First iteration, using only the public datasets

At first, we tried to train our model only using a small portion of this public dataset: 176 items in the training set and 57 items in the test set where we took only images containing a bounding box bigger than 130 pixels, we will see later why. 

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If you go through the public dataset, you can see that the entire dataset is strongly missing some “head” data samples. The dataset is therefore considered as imbalanced.

Several techniques exist to rebalance a dataset, here, we will add new images from Flicker-Faces-HQ (FFHQ). These images do not have bounding boxes but drawing them can be done easily in the Edge Impulse Studio. You can directly import them using the uploader portal. Once your data has been uploaded, just draw boxes around the heads and give it a label as below: 

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Now that the dataset is more balanced, with both images and bounding boxes of hard hats and heads, we can create an impulse, which is a mix of digital signal processing (DSP) blocks and training blocks:

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In this particular object detection use case, the DSP block will resize an image to fit the 320x320 pixels needed for the training block and extract meaningful features for the Neural Network. Although the extracted features don’t show a clear separation between the classes, we can start distinguishing some clusters:

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To train the model, we selected the Object Detection training block, which fine tunes a pre-trained object detection model on your data. It gives a good performance even with relatively small image datasets. This object detection learning block relies on MobileNetV2 SSD FPN-Lite 320x320.    

According to Daniel Situnayake, co-author of the TinyML book and founding TinyML engineer at Edge Impulse, this model “works much better for larger objects—if the object takes up more space in the frame it’s more likely to be correctly classified.” This has been one of the reason why we got rid of the images containing the smallest bounding boxes in our import script.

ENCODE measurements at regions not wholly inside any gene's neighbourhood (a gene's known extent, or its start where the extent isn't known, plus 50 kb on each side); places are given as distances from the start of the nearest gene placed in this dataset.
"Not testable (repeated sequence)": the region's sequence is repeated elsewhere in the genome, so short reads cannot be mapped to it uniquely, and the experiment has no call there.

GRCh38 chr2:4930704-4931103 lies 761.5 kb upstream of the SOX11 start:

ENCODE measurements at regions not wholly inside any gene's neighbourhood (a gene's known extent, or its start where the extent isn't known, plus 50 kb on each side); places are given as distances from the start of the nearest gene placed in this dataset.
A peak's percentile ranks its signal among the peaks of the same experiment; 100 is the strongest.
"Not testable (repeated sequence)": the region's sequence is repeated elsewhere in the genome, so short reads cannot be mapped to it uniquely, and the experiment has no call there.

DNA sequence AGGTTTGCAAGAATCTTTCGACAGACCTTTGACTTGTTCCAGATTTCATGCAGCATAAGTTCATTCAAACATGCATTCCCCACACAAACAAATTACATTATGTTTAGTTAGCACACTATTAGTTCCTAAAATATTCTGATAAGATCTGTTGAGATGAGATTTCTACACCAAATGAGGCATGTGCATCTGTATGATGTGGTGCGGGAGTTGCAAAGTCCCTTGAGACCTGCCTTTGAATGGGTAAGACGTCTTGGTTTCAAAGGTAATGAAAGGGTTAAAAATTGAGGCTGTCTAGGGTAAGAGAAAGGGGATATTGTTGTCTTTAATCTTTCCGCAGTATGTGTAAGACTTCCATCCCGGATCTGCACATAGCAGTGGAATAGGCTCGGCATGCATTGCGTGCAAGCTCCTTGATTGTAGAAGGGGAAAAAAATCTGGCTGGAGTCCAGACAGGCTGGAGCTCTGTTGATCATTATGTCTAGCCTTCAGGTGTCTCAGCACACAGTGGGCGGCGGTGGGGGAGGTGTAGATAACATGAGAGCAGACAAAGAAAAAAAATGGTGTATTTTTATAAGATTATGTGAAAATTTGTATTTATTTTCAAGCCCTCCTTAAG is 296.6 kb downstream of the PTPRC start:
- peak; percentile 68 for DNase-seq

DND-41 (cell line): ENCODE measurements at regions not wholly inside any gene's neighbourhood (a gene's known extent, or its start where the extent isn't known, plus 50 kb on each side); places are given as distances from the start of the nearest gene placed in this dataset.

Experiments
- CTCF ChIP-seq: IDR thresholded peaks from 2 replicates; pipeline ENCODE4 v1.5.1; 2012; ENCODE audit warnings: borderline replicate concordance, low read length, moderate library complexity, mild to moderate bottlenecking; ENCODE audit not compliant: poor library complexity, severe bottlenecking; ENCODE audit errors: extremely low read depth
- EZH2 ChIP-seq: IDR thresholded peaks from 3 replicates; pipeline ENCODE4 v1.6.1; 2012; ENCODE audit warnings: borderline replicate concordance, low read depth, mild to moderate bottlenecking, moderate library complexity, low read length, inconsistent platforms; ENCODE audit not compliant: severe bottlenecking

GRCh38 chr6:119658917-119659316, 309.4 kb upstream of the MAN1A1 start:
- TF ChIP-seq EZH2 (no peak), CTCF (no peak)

After training the model, we obtained a 61.6% accuracy on the training set and 57% accuracy on the testing set. You also might note a huge accuracy difference between the quantized version and the float32 version. However, during the linux deployment, the default model uses the unoptimized version. We will then focus on the float32 version only in this article.

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This accuracy is not satisfying, and it tends to have trouble detecting the right objects in real conditions:

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Second iteration, adding custom data

On the second iteration of this project, we have gone through the process of collecting some of our own data. A very useful and handy way to collect some custom data is using our mobile phone. You can also perform this step with the same camera you will be using in your factory or your construction site, this will be even closer to the real condition and therefore work best with your use case. In our case, we have been using a white hard hat when collecting data. For example, if your company uses yellow ones, consider collecting your data with the same hard hats. 

Once the data has been acquired, go through the labeling process again and retrain your model. 

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We obtain a model that is slightly more accurate when looking at the training performances. However, in real conditions, the model works far better than the previous one.